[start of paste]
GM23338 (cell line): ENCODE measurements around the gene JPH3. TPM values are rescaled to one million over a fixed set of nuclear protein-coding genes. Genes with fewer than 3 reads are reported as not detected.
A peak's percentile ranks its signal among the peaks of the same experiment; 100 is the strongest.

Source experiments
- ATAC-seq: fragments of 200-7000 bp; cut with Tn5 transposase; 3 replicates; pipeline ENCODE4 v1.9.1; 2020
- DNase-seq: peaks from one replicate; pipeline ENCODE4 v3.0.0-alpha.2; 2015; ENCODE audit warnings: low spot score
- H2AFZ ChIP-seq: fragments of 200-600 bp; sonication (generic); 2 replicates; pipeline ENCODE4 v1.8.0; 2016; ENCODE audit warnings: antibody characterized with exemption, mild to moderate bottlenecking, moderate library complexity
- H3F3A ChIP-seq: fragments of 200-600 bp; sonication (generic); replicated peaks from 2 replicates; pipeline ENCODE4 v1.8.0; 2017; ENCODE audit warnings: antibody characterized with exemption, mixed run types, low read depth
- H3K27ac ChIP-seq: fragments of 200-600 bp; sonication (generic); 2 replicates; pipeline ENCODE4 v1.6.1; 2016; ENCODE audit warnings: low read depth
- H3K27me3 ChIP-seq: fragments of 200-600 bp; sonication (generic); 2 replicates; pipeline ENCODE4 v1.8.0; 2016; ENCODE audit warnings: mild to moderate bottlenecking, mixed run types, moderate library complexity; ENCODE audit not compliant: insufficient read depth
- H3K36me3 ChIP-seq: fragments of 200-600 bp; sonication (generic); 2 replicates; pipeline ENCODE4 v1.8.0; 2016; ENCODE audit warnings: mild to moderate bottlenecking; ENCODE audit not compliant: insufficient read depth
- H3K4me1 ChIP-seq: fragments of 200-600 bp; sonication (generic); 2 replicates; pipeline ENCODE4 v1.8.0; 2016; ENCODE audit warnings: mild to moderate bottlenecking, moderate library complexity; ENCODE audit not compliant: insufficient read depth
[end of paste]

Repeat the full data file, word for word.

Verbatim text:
GM23338 (cell line): ENCODE measurements around the gene JPH3. TPM values are rescaled to one million over a fixed set of nuclear protein-coding genes. Genes with fewer than 3 reads are reported as not detected.
A peak's percentile ranks its signal among the peaks of the same experiment; 100 is the strongest.

Source experiments
- ATAC-seq: fragments of 200-7000 bp; cut with Tn5 transposase; 3 replicates; pipeline ENCODE4 v1.9.1; 2020
- DNase-seq: peaks from one replicate; pipeline ENCODE4 v3.0.0-alpha.2; 2015; ENCODE audit warnings: low spot score
- H2AFZ ChIP-seq: fragments of 200-600 bp; sonication (generic); 2 replicates; pipeline ENCODE4 v1.8.0; 2016; ENCODE audit warnings: antibody characterized with exemption, mild to moderate bottlenecking, moderate library complexity
- H3F3A ChIP-seq: fragments of 200-600 bp; sonication (generic); replicated peaks from 2 replicates; pipeline ENCODE4 v1.8.0; 2017; ENCODE audit warnings: antibody characterized with exemption, mixed run types, low read depth
- H3K27ac ChIP-seq: fragments of 200-600 bp; sonication (generic); 2 replicates; pipeline ENCODE4 v1.6.1; 2016; ENCODE audit warnings: low read depth
- H3K27me3 ChIP-seq: fragments of 200-600 bp; sonication (generic); 2 replicates; pipeline ENCODE4 v1.8.0; 2016; ENCODE audit warnings: mild to moderate bottlenecking, mixed run types, moderate library complexity; ENCODE audit not compliant: insufficient read depth
- H3K36me3 ChIP-seq: fragments of 200-600 bp; sonication (generic); 2 replicates; pipeline ENCODE4 v1.8.0; 2016; ENCODE audit warnings: mild to moderate bottlenecking; ENCODE audit not compliant: insufficient read depth
- H3K4me1 ChIP-seq: fragments of 200-600 bp; sonication (generic); 2 replicates; pipeline ENCODE4 v1.8.0; 2016; ENCODE audit warnings: mild to moderate bottlenecking, moderate library complexity; ENCODE audit not compliant: insufficient read depth